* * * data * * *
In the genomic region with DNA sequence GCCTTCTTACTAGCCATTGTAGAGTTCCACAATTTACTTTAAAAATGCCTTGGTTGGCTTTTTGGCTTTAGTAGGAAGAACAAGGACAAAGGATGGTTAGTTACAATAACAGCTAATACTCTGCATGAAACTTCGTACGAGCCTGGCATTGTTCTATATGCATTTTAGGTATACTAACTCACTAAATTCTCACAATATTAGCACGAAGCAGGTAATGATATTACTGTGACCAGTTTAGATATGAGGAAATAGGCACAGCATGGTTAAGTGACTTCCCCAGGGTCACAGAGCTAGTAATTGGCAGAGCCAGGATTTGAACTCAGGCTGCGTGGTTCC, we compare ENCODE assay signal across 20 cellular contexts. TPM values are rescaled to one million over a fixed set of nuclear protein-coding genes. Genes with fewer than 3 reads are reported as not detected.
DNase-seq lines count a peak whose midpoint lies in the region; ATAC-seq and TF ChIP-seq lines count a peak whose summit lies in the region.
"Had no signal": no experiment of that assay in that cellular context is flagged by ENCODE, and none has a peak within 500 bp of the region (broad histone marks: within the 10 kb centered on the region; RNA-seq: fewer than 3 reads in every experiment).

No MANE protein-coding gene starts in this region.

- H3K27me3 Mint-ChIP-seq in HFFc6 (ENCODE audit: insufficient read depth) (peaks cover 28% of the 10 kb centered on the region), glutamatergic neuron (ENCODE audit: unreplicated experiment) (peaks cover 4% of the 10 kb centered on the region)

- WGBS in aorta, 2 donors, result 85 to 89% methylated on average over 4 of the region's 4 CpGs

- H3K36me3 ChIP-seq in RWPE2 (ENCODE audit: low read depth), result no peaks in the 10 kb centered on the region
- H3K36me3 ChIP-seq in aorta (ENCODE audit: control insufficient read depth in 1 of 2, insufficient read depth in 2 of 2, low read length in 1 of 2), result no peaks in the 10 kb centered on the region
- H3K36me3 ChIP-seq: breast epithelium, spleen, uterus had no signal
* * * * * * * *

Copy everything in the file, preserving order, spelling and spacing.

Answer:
In the genomic region with DNA sequence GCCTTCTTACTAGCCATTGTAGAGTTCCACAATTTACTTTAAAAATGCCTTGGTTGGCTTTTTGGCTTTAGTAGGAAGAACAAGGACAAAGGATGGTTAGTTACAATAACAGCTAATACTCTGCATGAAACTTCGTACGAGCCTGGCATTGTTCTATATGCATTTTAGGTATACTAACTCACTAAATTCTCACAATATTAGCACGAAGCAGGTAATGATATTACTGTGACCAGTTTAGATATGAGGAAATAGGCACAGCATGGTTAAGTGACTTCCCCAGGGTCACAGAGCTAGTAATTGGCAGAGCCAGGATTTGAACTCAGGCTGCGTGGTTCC, we compare ENCODE assay signal across 20 cellular contexts. TPM values are rescaled to one million over a fixed set of nuclear protein-coding genes. Genes with fewer than 3 reads are reported as not detected.
DNase-seq lines count a peak whose midpoint lies in the region; ATAC-seq and TF ChIP-seq lines count a peak whose summit lies in the region.
"Had no signal": no experiment of that assay in that cellular context is flagged by ENCODE, and none has a peak within 500 bp of the region (broad histone marks: within the 10 kb centered on the region; RNA-seq: fewer than 3 reads in every experiment).

No MANE protein-coding gene starts in this region.

- H3K27me3 Mint-ChIP-seq in HFFc6 (ENCODE audit: insufficient read depth) (peaks cover 28% of the 10 kb centered on the region), glutamatergic neuron (ENCODE audit: unreplicated experiment) (peaks cover 4% of the 10 kb centered on the region)

- WGBS in aorta, 2 donors, result 85 to 89% methylated on average over 4 of the region's 4 CpGs

- H3K36me3 ChIP-seq in RWPE2 (ENCODE audit: low read depth), result no peaks in the 10 kb centered on the region
- H3K36me3 ChIP-seq in aorta (ENCODE audit: control insufficient read depth in 1 of 2, insufficient read depth in 2 of 2, low read length in 1 of 2), result no peaks in the 10 kb centered on the region
- H3K36me3 ChIP-seq: breast epithelium, spleen, uterus had no signal